Maybe I can accept myself for who I am. And, , ultimately that leads to greater connections, , you know, closer friends, real friends. And, , I think that is. Essentially. I mean like the meat of staying sober is the people that you are around. Yeah. I think another point to that is you'd be surprised at how similar other people's stories are to yours.

And it's honestly kind of funny and it makes you feel a little bit better about, you know, the, the faults that you have in, in the. The mistakes that you've made. I remember, you know, we, we do something called a life story and it is exactly what it sounds like in a point in your, in your journey there with the inpatient or excuse me, the outpatient, uh, you just basically take it from, start to finish, you know, how you grew up, you know, what was your relationship with alcohol, et cetera?

And I remember, , Eric, who was the guy we shouted out earlier for having green text. Uh, he shared his story and, and he was, and he he's a nerd and he was talking about. You know how he, I hate to use this word, but manipulated his life and the people around him in order to get what he wanted. And that was alcohol.

So he had hiding places. He had moments in time where, you know, here's this segment of time and I know I can drink then. And he would basically run his schedule and a lot of us. Um, Ray ran his schedule according to his alcohol schedule. And he was telling the story and I, and I was taking it back and I'm like, oh my God, this is exactly like me.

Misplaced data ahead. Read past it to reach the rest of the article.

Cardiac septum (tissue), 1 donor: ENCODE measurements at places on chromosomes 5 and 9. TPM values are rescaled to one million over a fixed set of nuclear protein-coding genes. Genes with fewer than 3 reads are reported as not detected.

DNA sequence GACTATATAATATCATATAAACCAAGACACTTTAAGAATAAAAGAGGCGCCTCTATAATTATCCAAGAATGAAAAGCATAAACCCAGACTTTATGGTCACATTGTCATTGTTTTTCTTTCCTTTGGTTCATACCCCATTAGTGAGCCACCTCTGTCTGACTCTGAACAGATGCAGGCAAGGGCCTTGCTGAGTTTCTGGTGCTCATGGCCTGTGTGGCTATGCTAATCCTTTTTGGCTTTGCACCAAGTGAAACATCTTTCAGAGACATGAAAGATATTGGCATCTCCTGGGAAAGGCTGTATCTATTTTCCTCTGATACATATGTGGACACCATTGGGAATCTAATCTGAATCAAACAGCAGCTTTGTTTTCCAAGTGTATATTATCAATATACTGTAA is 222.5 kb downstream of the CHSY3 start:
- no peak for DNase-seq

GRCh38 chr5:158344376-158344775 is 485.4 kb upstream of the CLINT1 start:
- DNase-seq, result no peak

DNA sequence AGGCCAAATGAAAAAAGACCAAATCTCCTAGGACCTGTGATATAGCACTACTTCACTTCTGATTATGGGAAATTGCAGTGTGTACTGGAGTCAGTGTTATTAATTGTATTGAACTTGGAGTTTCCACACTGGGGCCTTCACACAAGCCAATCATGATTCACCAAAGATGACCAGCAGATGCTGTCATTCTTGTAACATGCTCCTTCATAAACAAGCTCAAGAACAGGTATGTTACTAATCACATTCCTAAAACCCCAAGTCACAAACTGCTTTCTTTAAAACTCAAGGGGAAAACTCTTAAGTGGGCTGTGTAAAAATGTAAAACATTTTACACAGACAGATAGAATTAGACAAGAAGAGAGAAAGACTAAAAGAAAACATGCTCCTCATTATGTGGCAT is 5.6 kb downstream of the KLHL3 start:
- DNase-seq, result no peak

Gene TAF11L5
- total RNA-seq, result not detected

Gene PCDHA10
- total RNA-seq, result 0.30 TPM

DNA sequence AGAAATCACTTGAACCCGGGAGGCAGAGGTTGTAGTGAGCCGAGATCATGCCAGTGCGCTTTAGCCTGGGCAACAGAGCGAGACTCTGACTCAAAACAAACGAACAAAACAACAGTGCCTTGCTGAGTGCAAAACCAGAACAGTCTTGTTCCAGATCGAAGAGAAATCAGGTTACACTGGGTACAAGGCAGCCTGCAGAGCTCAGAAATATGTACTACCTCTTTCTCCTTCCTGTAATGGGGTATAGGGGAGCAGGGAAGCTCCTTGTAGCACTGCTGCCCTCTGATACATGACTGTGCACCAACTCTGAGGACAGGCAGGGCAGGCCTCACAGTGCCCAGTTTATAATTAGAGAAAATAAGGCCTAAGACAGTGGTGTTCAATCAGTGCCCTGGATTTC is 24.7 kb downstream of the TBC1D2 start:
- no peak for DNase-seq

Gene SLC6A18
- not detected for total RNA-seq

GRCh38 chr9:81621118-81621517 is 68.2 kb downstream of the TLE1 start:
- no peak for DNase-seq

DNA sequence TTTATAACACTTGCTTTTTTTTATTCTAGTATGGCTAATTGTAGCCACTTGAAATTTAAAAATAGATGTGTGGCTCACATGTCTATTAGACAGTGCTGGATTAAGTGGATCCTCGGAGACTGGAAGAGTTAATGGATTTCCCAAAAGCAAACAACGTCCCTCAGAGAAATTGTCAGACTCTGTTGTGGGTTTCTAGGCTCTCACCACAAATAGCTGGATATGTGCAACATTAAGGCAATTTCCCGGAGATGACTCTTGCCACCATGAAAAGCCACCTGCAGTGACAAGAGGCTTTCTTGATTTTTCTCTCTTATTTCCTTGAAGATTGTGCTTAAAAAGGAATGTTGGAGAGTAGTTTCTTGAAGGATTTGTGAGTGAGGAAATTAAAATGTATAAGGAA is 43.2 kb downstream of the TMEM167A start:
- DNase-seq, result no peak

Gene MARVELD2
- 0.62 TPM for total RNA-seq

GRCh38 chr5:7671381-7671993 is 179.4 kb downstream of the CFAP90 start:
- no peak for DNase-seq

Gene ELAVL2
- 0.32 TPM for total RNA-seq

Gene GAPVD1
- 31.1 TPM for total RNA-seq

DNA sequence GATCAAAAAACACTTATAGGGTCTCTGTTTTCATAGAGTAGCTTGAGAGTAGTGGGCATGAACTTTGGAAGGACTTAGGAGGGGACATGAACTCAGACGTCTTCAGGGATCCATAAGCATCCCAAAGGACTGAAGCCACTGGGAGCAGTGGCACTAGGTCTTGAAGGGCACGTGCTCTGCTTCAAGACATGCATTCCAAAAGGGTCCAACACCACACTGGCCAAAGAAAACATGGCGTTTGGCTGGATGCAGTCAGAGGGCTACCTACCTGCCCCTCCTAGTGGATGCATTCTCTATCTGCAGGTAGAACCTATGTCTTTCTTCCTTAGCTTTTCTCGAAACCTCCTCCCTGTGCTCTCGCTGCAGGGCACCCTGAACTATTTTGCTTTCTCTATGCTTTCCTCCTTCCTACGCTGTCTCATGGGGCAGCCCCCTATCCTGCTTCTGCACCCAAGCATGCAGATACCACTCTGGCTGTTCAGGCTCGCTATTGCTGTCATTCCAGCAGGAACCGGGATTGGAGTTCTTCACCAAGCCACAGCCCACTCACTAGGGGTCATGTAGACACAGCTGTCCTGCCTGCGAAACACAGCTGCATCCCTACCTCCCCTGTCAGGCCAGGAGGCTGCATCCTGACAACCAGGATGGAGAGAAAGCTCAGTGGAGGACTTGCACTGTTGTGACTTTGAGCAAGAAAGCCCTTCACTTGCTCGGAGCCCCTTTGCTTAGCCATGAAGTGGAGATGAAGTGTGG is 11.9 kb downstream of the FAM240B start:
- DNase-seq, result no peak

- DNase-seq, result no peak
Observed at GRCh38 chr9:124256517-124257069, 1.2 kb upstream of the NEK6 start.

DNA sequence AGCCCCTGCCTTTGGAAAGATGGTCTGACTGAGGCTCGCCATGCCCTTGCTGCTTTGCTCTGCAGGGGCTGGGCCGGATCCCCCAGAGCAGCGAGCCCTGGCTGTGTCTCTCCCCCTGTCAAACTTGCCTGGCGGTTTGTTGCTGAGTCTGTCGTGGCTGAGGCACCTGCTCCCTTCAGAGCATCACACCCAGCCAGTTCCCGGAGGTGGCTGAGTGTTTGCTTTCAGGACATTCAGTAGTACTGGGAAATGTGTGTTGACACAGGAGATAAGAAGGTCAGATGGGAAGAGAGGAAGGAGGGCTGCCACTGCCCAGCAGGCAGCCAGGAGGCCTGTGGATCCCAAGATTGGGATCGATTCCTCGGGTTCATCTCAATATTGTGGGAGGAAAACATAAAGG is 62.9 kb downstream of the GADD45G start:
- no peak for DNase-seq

I felt like he was telling my story. And I told him after we just kind of laughed about it. And I was like, Hey man, like same here. I literally did 90% of what you did. And I had no clue. You were 30 minutes away from me completely. I had no idea who you were and we were doing the same thing. I'm surprised I didn't run into him on a, on a, on a quick, uh, uh, alcohol run, uh, trying to hide it from my wife.

Love you, Jamie. , it's just funny and it, but it's always nice to have folks around you. Literally have done the same things and able to laugh at what you've done and, and get better together. You know, it's funny, me and Robbie were in a process group last night together, and we were talking about things that come up and I brought up how I'm going on a trip to a wedding up in New Hampshire here, uh, next week.

And one of the guys in the group talked about how he's got to go to Atlanta for business and he's driving. And it makes him a little nervous because. W driving and in his car was where he always drank. And I think every guy in that room was like, yeah, I was the same way. And we all came to the conclusion that our favorite place to drink was in the vehicle because you're alone.

And, and so you're, you're right where you do share those, you know, similar bonds and, you know, the comradery you get out of these experiences and, you know, One of the things that my therapist has helped me with is when I got into treatment and started me with a therapist,  whether it's rehab, , or rehab plus, , 12 step program or any other recovery program, the basis of, of those is one showing you how to live a sober lifestyle, but more importantly to.